Spun by the media as a referendum on labor unions, the economy, and President Obama, Scott Walker’s victory in the June 5 recall election was all about money. Walker outspent Democrat Tom Barrett by more than a 9-1 margin ($29 million to $3 million).
Outside money brought Walker’s total to over $45 million, as the Republican activist judges behind the Citizens United decision achieved their goal of unleashing unlimited campaign funds to serve right-wing goals.
Exit polls showed voters preferring Obama to Romney by a 53-42% margin, and also favored Obama as better able to deal with the economy. But while Obama’s campaign sent press releases to this effect even before the race was declared, the President betrayed rank and file activists by staying on the sideline during this fight.
I never thought the recall effort could overcome Scott Walker’s huge campaign spending edge—-until I began reading exit poll results which seemed to show Barrett running far ahead of his 2010 vote totals against Walker in county after county and among key constituency groups. What I was not reading about were the also higher vote totals in Walker’s core areas.
Wisconsin was a replay of the Bush-Kerry election in Ohio of 2004. We were exulted as Kerry exceeded all turnout projections (I was in Cincinnati, which had a record Democratic turnout), not realizing that every living Republican in rural Ohio had also gone to the polls.
Progressive activists get so focused on mobilizing their base that they overlook the intensity of their opponents’ base. And Walker’s base was motivated.
We might also have forgotten that voters do not like recalls.
For all his unpopularity, California Governor Gray Davis would not have been recalled in 2003 if a movie star did not enter the race against him. Tom Barrett is no movie star, and lacked the “above politics” identity that some voters need to vote for a recall.
Labor and Obama
Republicans and their media allies made no secret about what they thought this election was about: whether politicians in the future would have the guts to stand up to unions. President Obama preferred the election be about labor unions, as it meant he could get away with doing nothing to defeat Walker.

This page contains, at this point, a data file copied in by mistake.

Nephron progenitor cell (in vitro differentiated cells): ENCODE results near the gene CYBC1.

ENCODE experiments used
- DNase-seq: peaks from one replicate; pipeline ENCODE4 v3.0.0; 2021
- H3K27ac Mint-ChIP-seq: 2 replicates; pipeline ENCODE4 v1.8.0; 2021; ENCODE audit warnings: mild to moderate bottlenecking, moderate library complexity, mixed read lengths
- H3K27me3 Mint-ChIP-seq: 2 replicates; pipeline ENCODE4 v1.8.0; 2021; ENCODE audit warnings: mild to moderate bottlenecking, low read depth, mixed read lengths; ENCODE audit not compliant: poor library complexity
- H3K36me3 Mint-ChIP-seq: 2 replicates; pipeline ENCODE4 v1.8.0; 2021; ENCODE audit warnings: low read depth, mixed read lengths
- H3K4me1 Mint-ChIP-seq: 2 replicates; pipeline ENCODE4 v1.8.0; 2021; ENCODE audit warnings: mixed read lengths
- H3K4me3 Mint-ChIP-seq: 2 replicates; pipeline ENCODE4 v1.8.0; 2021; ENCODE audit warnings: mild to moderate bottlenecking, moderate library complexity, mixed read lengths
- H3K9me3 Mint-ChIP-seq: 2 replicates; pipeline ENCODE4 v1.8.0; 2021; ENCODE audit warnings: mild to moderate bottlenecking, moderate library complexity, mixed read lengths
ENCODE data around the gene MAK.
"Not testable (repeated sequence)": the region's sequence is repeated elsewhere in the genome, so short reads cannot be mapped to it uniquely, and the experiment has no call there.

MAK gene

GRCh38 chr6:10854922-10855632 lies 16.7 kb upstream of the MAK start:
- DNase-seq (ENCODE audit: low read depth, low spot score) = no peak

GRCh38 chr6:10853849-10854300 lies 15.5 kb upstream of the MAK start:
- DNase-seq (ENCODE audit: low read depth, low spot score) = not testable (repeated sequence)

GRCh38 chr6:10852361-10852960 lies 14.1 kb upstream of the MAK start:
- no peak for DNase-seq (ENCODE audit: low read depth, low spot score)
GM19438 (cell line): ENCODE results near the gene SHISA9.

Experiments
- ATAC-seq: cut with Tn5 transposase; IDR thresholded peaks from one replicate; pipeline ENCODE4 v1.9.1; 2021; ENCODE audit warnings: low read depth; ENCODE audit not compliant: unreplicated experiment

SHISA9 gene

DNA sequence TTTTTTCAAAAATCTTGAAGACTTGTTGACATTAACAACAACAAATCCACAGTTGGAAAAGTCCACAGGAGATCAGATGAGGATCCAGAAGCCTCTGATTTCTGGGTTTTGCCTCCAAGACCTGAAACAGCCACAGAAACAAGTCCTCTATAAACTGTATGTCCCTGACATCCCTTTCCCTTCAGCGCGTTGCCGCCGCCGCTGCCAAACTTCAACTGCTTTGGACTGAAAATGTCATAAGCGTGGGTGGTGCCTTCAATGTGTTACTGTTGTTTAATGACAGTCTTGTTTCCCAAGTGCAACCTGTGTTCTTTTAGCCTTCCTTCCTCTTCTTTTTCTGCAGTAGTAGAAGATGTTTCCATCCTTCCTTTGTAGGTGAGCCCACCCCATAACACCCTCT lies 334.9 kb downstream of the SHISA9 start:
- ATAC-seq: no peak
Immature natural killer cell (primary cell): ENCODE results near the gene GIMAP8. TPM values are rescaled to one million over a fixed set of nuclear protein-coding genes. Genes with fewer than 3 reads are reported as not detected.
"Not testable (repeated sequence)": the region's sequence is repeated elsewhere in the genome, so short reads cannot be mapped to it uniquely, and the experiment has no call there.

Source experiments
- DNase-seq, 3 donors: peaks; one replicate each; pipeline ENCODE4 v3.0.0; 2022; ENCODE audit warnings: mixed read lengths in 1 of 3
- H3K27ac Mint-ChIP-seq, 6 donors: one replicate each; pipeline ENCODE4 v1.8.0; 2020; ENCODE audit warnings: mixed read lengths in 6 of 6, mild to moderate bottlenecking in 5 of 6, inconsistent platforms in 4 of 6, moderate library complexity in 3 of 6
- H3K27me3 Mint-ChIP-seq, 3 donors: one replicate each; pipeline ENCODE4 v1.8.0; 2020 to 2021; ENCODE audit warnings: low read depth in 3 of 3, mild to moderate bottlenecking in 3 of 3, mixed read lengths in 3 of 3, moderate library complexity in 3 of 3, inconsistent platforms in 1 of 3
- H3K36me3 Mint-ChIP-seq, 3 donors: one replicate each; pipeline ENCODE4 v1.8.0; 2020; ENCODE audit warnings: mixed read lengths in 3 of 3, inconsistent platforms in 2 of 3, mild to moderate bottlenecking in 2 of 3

Both achieved their goals.
Republicans will be all over the airwaves saying that Walker’s win confirms that voters support ending collective bargaining for public employees. Obama’s campaign will say the results had nothing to do with any of the issues affecting the presidential race, and will focus on the massive money differential between the candidates.
Labor union leaders will stick with Obama and devote millions of dollars to his campaign because Romney would be much worse. It’s the same cycle we saw during Bill Clinton’s candidacy, with the key difference being that Obama once strongly identified with labor and still talks a good game on labor issues.
Walker and his fellow Republicans deliver for their supporters, and are willing to risk defeat to serve the needs of their wealthy benefactors. In contrast, Clinton, Obama, and most powerful Democrats get away with taking their base for granted while cutting deals designed to make them more popular with onetime adversaries.
Some Wisconsin labor activists will hit the streets for Obama in the fall, but many others will know inside how the President they worked to elect in 2008 ignored them in their time of need.
Nobody should forget that Obama has been missing in action in Wisconsin from the very start of the uprising against Walker’s attacks on unions. Now that the recall is over, I expect him to resume active campaigning in the state.
Wisconsin Democrats did retake the State Senate, showing that the overall recall strategy worked. Walker will now be unable to enact future anti-labor and other right-wing measures, which was activists’ core goal when the Wisconsin uprising began in 2011.
Posted: Wednesday, 6 June 2012